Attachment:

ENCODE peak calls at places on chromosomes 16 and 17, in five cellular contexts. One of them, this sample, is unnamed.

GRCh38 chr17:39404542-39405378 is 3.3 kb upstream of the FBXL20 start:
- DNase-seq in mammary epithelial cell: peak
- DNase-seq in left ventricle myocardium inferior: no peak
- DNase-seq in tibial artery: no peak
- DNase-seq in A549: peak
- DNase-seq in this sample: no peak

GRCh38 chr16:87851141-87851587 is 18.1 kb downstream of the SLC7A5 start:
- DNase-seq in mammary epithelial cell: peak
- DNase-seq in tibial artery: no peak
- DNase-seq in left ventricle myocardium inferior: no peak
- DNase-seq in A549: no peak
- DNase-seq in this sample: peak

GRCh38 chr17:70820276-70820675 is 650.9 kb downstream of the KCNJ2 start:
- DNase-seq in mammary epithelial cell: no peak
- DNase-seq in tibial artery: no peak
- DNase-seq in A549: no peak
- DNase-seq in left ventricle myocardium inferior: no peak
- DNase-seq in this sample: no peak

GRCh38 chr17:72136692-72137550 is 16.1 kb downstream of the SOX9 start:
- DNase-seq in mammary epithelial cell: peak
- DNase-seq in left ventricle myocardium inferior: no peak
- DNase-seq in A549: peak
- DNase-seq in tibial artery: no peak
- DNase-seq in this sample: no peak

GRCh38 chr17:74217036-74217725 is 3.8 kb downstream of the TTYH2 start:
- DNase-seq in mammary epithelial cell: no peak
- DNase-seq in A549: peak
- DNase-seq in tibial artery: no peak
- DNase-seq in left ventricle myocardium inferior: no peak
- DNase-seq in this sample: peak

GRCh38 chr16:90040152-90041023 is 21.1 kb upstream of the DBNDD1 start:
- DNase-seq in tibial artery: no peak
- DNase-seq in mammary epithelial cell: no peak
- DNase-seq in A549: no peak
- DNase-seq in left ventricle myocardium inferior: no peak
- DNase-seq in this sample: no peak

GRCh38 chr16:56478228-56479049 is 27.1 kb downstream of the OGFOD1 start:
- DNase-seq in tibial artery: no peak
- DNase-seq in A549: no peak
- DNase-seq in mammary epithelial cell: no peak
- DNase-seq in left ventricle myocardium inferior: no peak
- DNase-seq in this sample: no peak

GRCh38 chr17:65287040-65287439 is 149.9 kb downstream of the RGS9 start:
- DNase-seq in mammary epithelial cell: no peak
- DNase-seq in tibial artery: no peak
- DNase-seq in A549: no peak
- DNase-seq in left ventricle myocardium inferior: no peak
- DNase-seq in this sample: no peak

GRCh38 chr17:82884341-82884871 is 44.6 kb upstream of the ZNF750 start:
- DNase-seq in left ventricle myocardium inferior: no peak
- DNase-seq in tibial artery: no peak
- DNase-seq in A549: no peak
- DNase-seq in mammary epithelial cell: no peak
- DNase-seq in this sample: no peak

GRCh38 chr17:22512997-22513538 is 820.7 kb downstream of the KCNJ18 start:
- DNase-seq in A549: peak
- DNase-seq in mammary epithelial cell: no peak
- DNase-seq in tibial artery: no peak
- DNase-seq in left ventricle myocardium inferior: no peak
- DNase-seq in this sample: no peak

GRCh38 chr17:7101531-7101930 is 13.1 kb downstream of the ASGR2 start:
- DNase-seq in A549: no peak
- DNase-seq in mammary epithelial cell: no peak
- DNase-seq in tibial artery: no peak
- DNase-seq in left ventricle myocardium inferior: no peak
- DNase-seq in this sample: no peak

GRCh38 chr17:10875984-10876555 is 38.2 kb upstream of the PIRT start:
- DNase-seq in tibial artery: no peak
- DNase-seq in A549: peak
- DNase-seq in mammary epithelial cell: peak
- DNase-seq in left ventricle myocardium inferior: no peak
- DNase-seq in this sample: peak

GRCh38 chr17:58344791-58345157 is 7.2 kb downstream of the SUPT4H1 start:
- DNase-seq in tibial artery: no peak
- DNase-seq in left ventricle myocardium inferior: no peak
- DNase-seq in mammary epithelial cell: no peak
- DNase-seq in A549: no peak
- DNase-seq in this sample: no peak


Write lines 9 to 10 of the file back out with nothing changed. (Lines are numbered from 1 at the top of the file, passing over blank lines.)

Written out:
- DNase-seq in mammary epithelial cell: peak
- DNase-seq in tibial artery: no peak